Chirps and Cheeps

A Photo Journal of My Birding Experiences & Observations

My birding blog site


  Some Shorebirds in Dunkirk

Published: July 30, 2013
Tags: Life List Happenings, Sanderling, Least Sandpiper, Semipalmated Sandpiper, Semipalmated Plover, Bald Eagle, Double-crested Cormorant, Mallard, Northern Rough-winged Swallow, Belted Kingfisher, Willow Flycatcher, Eastern Phoebe, Mallard, American Coot, Great Blue Heron, Caspian Tern

In pursuit of shorebirds this morning, I ended up getting a life bird in Dunkirk. I found one, lone Sanderling, working the shoreline along the beach. The little guy was so small, I nearly missed him! But as he scooted back and forth in rhythm to the waves rushing in and out, I caught his movement and quickly became enamored with him.  I took as many photos as I could until a Bald Eagle came and scared him and most of the gulls away.  An eagle sighting is always nice but I was disappointed my Sanderling left me so soon!

A little later, I met Marty Sanden along the beach and together we found a little larger grouping of shorebirds: a Semipalmated Plover and 2 different kinds peeps, 2 Semipalmated Sandpiper and 6 Least Sandpipers.  They all foraged along the beach together, grouping and re-grouping as the waves came in and out.

The three sandpipers that make up the group called "peeps" are the Least, Semipalmated, and Western Sandpipers.  I can't help but smile at their aptly assigned nickname. And I thought the Sanderling I saw this morning was small; these diminutive shorebirds are even up  to 2 inches smaller!  Thankfully, they were in a group or I probably WOULD have missed them!

Did you know that "semipalmated" indicates that the webbed feet of the bird are only partly webbed?

The Sanderling's head coloring seemed too dark to me to be certain of its ID, but I later found out from Joe Mitchell that he's probably an adult molting from breeding plumage to non-breeding. I did see the white wing stripe as he flew away when the eagle came in.  Another identifying field mark that Joe mentioned is that Sanderlings don't have a hind toe.  Good to know!

Other birds seen this morning were Double-crested Cormorants, 2 Belted Kingfishers playing "chase", several Mallards, a Great Blue Heron, 3 American Coots, several Northern Rough-winged Swallows, and at least 4 flycatchers (Eastern Phoebes and Willows) at a nearby marsh.

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Sanderling

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Sanderling

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Sanderling

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Sanderling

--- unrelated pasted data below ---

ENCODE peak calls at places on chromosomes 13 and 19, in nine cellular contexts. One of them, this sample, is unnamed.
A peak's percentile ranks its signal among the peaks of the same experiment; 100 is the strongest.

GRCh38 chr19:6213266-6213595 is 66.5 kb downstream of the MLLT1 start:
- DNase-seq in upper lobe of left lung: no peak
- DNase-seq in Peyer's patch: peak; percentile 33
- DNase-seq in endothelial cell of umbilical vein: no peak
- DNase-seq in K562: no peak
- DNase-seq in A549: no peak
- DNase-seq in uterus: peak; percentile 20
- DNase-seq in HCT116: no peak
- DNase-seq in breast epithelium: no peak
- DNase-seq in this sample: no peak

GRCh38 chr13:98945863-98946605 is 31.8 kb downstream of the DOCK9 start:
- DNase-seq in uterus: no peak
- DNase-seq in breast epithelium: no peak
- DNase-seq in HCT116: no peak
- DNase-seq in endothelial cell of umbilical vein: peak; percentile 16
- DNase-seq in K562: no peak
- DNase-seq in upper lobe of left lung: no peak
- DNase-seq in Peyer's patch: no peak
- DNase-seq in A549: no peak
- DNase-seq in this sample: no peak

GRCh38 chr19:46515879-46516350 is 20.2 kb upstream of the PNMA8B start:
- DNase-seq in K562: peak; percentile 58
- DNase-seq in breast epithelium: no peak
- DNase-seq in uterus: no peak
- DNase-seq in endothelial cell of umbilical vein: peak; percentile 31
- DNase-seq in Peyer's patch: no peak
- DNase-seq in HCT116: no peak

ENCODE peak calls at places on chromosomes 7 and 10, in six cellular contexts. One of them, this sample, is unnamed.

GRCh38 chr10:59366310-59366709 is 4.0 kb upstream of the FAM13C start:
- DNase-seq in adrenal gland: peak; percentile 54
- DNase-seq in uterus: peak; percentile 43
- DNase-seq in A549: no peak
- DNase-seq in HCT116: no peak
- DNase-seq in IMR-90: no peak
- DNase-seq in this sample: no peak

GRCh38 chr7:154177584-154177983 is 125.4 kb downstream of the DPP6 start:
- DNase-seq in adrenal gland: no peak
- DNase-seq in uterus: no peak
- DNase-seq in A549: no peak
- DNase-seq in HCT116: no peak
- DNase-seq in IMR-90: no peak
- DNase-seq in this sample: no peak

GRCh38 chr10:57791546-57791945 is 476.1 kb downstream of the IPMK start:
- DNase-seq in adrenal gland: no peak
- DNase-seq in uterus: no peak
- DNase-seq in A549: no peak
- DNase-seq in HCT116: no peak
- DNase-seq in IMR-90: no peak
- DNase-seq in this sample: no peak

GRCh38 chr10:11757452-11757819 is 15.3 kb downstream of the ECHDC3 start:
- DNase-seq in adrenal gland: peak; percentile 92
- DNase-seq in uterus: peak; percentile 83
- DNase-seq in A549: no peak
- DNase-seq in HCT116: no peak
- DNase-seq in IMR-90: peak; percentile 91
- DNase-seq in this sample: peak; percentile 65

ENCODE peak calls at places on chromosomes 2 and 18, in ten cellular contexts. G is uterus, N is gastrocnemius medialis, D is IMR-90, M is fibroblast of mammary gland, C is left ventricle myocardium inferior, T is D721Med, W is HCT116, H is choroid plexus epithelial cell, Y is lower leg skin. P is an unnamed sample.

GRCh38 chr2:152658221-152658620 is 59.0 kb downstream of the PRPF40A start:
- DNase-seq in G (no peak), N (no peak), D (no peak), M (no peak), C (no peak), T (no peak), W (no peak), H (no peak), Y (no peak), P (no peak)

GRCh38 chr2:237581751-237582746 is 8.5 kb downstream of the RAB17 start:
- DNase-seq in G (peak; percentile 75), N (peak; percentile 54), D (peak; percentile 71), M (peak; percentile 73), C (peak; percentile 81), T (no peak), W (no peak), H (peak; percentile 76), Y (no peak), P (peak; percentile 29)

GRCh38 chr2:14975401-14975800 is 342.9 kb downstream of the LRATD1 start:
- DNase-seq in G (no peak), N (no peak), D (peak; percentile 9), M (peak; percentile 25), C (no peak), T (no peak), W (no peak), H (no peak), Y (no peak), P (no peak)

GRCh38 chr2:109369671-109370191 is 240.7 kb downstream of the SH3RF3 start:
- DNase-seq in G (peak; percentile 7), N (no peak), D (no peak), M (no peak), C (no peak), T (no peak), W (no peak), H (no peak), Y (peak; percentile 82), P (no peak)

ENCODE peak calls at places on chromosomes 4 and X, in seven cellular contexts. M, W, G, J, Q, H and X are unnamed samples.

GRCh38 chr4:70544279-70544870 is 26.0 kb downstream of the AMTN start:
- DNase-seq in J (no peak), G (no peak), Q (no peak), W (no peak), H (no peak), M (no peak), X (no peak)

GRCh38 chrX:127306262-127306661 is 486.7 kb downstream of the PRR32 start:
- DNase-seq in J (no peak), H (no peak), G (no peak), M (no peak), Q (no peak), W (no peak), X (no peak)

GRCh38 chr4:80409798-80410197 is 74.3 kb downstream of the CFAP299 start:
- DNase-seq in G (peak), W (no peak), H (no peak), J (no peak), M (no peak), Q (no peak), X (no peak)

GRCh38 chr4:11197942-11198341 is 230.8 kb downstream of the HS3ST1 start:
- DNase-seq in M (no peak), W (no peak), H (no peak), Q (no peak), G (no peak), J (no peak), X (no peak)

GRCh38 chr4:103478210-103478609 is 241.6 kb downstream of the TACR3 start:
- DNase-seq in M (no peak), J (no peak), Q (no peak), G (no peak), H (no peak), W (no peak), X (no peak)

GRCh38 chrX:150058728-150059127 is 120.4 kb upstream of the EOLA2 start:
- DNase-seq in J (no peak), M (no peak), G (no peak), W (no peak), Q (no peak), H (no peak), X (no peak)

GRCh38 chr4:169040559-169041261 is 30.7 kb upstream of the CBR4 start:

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Least Sandpiper

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Least Sandpiper

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Semipalmated (left) and Least (right) Sandpipers - for comparison

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Semipalmated Plover

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Double-crested Cormorant

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Two Belted Kingfishers having a chattery chase

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Juvenile Caspian Tern (from last week, same location)

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Young Caspian Tern and parent (from last week, same location)

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American Avocet (from last week, same location)

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American Avocet (from last week, same location)

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Swamp Sparrow singing his heart out - a welcome sound at the end of July

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Cedar Waxwing

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Definitely a Red-tailed Hawk - confirmed by Jim Landau. Notice the belly band; I forgot about that field mark (not all RT's have a belly band but is common to them). There is also a pale rectangular wing panel, ruling out a Broad-winged Hawk.

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Red-tailed Hawk

Reply from: Gale VerHague on 7/30/2013 8:24 PM
 Great photos Sue! I love the little Sanderlings. I have always found them to be somewhat friendly and not as skittish as the peeps. Thank you for sharing!
Reply from: Sue on 7/31/2013 7:41 AM
 Thanks, Gale; he was adorable! :)


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